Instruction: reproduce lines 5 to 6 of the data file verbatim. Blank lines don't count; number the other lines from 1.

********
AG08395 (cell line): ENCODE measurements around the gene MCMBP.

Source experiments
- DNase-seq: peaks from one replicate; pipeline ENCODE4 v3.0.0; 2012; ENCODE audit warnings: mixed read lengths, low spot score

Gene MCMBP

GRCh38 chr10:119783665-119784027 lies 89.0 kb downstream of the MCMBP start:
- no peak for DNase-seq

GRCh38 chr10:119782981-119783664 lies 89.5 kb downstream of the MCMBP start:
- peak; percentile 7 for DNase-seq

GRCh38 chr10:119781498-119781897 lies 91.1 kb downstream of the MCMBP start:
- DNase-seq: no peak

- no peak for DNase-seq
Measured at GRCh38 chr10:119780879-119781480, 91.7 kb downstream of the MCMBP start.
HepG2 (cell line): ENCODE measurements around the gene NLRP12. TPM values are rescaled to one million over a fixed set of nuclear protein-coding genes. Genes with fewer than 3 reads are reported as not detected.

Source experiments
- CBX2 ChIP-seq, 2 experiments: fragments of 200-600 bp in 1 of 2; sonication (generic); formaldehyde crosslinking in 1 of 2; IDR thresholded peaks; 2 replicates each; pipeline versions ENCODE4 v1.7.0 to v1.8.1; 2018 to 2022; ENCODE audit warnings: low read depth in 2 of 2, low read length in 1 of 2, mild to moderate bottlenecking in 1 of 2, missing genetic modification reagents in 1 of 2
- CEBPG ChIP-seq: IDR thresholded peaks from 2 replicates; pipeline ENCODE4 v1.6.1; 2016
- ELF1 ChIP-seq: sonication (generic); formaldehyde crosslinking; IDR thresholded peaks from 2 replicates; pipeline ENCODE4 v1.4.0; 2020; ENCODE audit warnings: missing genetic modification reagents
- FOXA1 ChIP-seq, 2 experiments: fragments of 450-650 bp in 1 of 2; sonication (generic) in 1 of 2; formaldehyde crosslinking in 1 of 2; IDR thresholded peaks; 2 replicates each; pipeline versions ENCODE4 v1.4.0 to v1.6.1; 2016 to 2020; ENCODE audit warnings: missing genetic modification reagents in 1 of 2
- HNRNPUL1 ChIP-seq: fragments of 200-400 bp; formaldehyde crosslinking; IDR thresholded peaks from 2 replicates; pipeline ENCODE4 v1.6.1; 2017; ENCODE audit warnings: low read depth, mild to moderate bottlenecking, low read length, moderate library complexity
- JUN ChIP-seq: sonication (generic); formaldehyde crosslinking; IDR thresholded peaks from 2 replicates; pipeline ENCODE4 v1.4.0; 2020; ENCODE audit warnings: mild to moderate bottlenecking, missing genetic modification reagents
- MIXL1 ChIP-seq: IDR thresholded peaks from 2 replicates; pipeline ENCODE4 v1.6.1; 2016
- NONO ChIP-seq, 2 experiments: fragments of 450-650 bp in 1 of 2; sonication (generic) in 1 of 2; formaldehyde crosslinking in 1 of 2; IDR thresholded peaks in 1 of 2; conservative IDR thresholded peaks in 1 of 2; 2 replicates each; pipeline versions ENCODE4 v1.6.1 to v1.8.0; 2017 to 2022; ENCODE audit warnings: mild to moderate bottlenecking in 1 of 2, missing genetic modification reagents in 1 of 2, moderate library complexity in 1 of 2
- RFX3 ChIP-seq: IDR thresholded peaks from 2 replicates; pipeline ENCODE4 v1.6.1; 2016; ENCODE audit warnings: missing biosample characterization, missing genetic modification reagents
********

GRCh38 chr10:119783665-119784027 lies 89.0 kb downstream of the MCMBP start:
- no peak for DNase-seq